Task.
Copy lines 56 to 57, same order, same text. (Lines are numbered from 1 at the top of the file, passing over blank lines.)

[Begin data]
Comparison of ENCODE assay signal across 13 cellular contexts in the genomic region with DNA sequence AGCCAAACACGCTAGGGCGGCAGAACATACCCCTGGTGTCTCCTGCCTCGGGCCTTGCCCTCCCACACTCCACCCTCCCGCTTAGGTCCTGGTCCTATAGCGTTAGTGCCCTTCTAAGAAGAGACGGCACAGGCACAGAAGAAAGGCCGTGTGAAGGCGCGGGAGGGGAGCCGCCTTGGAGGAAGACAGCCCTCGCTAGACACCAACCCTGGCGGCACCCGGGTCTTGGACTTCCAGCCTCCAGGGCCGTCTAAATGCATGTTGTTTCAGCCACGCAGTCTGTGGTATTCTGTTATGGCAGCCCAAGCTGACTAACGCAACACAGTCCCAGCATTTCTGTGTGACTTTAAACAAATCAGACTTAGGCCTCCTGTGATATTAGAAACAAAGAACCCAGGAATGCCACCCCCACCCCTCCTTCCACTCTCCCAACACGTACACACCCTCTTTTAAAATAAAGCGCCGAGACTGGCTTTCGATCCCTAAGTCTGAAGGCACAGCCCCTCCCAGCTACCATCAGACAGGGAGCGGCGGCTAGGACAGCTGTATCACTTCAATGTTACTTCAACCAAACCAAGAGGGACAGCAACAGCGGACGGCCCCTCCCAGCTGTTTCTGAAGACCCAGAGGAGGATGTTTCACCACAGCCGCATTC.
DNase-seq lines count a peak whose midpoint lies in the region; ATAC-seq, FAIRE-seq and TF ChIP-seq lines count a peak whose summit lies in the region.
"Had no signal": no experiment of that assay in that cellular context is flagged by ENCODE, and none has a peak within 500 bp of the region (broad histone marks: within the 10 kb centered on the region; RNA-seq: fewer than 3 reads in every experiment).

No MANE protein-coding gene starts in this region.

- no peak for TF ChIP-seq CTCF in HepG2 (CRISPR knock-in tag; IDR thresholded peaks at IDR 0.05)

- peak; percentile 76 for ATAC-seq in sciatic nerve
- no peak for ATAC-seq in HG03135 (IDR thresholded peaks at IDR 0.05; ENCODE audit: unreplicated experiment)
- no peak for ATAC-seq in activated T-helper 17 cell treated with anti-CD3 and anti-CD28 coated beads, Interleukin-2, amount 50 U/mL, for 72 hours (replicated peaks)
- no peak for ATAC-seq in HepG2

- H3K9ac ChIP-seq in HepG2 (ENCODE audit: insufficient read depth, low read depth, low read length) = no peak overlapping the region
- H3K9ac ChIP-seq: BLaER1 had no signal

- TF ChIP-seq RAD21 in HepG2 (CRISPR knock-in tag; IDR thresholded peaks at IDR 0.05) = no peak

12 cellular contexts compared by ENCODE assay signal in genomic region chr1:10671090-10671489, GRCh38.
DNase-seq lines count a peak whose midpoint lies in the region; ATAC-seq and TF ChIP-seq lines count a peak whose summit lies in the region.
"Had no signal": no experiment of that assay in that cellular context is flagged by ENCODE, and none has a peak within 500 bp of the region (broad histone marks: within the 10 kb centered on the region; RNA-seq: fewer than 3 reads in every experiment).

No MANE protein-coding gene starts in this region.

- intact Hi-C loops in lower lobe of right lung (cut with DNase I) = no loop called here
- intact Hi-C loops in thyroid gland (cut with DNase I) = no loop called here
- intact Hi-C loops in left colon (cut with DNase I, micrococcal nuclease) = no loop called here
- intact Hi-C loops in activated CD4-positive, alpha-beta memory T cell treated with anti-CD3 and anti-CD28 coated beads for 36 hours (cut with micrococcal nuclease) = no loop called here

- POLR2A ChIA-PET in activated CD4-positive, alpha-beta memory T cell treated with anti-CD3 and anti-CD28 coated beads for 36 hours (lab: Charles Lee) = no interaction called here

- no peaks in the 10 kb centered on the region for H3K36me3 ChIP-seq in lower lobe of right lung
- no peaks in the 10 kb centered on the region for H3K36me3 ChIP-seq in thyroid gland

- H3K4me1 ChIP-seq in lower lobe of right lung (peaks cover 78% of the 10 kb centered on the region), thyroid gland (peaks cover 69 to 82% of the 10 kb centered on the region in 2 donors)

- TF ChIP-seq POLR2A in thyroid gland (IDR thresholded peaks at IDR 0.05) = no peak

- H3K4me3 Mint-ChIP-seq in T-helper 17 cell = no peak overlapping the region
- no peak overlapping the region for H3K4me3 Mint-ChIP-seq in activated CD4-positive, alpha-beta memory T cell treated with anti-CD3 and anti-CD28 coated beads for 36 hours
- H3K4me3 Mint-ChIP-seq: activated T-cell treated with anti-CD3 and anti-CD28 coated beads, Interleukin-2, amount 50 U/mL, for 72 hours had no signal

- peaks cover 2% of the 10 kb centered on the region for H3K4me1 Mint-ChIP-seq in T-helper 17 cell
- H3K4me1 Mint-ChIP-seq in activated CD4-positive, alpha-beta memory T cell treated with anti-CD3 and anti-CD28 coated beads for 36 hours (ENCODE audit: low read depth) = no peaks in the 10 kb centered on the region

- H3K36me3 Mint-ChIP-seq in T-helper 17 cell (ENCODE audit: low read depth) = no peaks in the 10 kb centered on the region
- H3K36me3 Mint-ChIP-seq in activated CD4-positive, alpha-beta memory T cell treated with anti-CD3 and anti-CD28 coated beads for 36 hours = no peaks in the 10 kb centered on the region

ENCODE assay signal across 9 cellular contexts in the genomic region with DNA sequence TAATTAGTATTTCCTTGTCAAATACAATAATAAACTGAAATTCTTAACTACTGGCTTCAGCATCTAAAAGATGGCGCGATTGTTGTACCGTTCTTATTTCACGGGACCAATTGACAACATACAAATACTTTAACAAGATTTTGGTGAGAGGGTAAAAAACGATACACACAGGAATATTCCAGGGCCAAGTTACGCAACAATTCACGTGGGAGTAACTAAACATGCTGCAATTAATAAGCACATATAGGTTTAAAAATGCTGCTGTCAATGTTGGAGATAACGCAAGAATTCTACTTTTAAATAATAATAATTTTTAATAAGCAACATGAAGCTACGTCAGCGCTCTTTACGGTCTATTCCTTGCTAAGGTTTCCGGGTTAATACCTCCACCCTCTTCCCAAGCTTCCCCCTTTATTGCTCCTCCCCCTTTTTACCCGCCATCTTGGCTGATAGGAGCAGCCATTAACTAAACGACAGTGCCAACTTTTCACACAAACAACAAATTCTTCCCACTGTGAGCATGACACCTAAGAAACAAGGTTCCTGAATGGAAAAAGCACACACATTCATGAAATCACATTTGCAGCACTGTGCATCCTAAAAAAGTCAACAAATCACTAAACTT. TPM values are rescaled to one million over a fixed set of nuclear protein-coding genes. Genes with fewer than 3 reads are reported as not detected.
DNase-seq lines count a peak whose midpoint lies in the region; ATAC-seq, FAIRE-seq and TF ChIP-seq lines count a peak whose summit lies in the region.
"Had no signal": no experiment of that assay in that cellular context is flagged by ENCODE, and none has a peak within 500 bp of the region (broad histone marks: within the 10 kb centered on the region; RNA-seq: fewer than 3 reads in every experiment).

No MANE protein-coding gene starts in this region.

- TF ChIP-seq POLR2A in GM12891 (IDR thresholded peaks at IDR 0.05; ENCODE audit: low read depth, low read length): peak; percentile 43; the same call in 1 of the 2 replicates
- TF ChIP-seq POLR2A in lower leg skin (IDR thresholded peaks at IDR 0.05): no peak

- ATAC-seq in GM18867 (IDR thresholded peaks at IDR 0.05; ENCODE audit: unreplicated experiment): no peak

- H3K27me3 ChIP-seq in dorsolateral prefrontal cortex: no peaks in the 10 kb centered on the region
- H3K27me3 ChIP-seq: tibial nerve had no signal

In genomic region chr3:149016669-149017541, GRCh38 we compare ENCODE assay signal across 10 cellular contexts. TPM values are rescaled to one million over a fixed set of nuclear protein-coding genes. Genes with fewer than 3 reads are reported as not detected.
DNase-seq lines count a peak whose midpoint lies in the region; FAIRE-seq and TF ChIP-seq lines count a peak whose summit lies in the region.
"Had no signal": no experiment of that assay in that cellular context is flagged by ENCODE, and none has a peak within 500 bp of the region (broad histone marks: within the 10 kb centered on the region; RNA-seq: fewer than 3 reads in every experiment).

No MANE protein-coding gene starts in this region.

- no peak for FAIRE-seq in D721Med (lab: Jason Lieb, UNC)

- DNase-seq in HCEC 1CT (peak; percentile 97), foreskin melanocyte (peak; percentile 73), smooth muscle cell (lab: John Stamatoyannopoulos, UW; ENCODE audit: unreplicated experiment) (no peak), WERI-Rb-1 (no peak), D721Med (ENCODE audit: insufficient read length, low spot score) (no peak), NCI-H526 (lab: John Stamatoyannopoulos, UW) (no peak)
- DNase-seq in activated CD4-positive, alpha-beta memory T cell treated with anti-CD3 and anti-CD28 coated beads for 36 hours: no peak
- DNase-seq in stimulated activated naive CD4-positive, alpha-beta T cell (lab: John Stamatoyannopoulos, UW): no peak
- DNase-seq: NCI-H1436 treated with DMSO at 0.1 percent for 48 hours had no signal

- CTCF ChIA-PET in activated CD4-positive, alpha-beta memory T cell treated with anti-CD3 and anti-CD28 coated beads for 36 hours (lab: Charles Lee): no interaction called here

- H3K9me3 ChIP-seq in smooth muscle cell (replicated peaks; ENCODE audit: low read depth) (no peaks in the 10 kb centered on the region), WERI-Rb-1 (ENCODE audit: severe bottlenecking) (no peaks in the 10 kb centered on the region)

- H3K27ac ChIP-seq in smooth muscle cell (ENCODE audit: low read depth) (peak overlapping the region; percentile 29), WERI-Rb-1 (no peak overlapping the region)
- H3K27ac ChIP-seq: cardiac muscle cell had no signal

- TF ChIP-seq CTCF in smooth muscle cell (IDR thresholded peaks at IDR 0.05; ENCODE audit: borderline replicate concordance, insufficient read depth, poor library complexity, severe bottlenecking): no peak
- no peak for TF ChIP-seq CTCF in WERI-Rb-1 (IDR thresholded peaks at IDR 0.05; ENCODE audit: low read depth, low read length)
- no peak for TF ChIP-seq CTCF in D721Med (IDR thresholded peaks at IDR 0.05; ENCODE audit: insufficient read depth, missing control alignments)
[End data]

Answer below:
- no peak for TF ChIP-seq CTCF in WERI-Rb-1 (IDR thresholded peaks at IDR 0.05; ENCODE audit: low read depth, low read length)
- no peak for TF ChIP-seq CTCF in D721Med (IDR thresholded peaks at IDR 0.05; ENCODE audit: insufficient read depth, missing control alignments)